Whatcom County leaders will consider a proposal on Tuesday, March 31, that could make a property harder to sell if it is in violation of building and environmental rules.
The proposal, coming before the council at 3 p.m. Tuesday, would allow the county to inform a potential property purchaser if that property has a code violation. For example, if a house were built without a permit, that violation would be noted on the property’s title.
In that case, a home buyer likely wouldn’t get financing from a bank until the violation was resolved, county Planning Director Sam Ryan said.
“What if you get somebody ... they don’t have any money, they’re not going to get into compliance. What do you do?” Ryan said. “We can send them to collections, but collections doesn’t mean anything if they don’t have money to begin with, and that doesn’t give us resolution.”
Digital Access for only $0.99
For the most comprehensive local coverage, subscribe today.
Other common violations include filling a wetland or cutting down trees in areas that need to remain undisturbed.
Noting code violations on property records is the most significant of several changes to enforcement policy the council will learn about at Tuesday’s meeting at the county courthouse, 311 Grand Ave. Council will not decide on the policy changes for several months; they will first go before the county Planning Commission.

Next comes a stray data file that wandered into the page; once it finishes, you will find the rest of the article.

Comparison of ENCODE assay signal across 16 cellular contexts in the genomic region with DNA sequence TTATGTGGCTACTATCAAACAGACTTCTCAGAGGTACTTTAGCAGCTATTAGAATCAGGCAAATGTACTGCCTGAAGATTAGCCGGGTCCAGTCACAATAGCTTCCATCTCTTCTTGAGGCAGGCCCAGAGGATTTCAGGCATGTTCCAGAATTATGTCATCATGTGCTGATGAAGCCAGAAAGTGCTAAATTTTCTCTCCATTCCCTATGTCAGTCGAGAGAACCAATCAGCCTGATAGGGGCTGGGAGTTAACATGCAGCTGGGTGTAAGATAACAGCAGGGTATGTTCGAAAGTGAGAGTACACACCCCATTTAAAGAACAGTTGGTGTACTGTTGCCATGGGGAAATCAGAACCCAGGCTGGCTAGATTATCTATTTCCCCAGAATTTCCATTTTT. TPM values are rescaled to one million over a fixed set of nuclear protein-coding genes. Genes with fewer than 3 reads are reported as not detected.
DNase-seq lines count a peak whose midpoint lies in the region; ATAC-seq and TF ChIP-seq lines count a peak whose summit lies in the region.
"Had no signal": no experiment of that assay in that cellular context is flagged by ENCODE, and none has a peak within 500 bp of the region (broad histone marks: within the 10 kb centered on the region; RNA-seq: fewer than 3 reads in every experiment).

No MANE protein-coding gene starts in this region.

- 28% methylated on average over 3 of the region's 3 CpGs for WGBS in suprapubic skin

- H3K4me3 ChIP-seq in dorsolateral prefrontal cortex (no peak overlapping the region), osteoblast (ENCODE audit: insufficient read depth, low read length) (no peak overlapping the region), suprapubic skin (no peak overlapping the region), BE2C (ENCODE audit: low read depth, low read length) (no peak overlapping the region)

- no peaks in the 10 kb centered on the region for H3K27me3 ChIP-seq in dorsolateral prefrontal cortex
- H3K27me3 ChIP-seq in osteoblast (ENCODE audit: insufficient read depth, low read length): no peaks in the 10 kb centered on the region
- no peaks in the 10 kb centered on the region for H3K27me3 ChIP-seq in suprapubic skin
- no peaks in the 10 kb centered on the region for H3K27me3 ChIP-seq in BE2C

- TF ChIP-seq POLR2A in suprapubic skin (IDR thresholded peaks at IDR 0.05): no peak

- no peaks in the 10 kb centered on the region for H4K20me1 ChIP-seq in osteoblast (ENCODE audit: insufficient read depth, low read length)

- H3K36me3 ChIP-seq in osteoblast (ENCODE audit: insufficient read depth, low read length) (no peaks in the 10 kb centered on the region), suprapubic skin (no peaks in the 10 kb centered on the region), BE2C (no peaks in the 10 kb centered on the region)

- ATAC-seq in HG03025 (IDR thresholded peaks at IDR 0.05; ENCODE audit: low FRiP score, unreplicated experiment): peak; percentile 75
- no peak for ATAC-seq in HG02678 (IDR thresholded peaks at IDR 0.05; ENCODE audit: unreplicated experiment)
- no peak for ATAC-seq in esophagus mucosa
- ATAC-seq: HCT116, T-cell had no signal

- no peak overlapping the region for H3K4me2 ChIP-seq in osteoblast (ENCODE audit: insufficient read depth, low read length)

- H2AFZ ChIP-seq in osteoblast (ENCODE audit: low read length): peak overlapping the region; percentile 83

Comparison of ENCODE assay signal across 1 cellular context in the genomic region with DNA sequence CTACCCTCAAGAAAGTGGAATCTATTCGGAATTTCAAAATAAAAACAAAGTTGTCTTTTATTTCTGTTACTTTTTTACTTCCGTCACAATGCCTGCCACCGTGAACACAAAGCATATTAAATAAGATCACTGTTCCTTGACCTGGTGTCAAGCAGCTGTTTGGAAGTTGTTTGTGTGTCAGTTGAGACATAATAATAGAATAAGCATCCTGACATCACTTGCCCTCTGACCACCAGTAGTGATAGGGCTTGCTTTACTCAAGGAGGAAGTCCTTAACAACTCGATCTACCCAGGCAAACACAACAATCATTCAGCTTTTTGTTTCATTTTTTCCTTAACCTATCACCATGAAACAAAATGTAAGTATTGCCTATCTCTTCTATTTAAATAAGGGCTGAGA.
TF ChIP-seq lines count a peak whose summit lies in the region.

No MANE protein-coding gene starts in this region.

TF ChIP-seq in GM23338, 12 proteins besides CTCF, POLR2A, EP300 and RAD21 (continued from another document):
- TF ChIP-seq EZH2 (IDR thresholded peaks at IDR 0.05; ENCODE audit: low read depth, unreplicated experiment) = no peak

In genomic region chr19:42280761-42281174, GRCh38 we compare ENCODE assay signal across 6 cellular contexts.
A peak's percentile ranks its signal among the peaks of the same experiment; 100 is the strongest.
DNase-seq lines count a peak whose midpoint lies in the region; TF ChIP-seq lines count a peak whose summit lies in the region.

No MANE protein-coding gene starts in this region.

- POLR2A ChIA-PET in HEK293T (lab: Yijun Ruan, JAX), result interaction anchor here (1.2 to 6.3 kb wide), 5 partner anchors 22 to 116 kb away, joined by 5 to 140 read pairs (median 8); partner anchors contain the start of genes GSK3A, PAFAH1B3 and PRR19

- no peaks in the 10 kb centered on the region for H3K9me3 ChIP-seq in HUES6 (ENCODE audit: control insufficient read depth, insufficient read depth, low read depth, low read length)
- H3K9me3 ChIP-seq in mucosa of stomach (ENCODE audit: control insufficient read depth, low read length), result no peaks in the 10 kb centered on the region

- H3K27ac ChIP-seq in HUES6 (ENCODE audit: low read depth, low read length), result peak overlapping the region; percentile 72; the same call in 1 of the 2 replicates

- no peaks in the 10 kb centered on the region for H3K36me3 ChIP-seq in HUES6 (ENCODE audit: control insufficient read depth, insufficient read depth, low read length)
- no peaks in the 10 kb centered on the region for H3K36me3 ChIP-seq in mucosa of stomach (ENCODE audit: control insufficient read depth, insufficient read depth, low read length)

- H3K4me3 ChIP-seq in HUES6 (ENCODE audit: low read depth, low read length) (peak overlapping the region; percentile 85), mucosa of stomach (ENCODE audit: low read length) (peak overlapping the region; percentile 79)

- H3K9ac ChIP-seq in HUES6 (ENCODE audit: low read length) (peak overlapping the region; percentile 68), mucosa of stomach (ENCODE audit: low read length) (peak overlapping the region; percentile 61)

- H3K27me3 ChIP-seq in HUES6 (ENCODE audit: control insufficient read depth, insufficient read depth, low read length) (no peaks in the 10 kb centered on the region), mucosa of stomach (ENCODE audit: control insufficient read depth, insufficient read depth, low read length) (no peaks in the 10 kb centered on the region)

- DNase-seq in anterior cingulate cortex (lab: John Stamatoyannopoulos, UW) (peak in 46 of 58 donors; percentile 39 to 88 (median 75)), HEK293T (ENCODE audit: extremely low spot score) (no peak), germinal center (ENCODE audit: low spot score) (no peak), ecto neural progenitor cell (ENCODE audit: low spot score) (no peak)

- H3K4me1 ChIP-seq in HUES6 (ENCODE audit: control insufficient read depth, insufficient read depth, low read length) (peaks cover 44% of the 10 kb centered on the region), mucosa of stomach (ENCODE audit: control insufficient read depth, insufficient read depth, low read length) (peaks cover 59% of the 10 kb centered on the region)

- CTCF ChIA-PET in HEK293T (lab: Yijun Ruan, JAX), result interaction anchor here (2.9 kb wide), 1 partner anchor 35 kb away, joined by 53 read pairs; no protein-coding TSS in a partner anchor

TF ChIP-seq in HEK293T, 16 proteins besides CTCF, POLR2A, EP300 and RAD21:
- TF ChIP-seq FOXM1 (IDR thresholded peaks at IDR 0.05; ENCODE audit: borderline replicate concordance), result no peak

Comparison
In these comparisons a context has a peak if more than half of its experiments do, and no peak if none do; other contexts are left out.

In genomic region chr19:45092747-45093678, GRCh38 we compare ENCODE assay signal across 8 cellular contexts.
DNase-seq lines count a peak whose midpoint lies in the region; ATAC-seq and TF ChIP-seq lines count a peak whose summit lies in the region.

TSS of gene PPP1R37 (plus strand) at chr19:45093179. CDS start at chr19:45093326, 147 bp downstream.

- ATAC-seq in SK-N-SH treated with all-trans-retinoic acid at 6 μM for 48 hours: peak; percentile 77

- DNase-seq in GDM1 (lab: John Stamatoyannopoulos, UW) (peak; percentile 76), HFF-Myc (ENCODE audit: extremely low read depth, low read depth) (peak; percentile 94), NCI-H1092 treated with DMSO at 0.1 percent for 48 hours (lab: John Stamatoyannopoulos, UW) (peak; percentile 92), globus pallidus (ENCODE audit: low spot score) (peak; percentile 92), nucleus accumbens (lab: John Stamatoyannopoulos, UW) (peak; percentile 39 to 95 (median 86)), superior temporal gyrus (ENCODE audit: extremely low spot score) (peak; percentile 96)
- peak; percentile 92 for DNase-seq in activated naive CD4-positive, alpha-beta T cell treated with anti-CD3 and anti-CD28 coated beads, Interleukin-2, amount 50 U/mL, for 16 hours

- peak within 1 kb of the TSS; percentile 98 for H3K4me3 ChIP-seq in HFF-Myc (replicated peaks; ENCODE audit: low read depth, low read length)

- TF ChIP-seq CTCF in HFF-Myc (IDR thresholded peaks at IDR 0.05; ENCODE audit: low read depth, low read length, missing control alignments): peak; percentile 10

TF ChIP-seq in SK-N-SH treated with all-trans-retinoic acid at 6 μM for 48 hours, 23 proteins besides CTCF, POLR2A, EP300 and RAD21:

Code enforcers will continue to work with property owners to get them to comply voluntarily, Ryan said.
“Most people don’t want to do something illegal,” she said. “We try to work with them first, but if it’s really egregious you just have to get in right away.”
Before hiring a new enforcement officer in November, the county had gotten so far behind on cases that property owners started to think they could flout county code without consequence, Ryan said.
Even if the county is on top of a case, enforcement can be challenging, she said. If the alleged violator has the means, he or she will hire a lawyer; those who have no money and bad credit tend to ignore a stop-work order, Ryan said.
Ryan’s department intends to resolve some of the more high-profile violations, to send a message to the public that code enforcement is back on track, she said.
The first months of the new enforcement officer’s job have included time spent training, Ryan said, so it’s too early to say whether the hire has been effective at reducing the backlog of code violations. The planning department will continue to set three priority levels for violations and attend first to the most pressing ones, she said.
“A lot of those low priorities, we’ll take a long time before we get all caught up on,” Ryan said. “With this one position, we won’t be able to get entirely caught up.”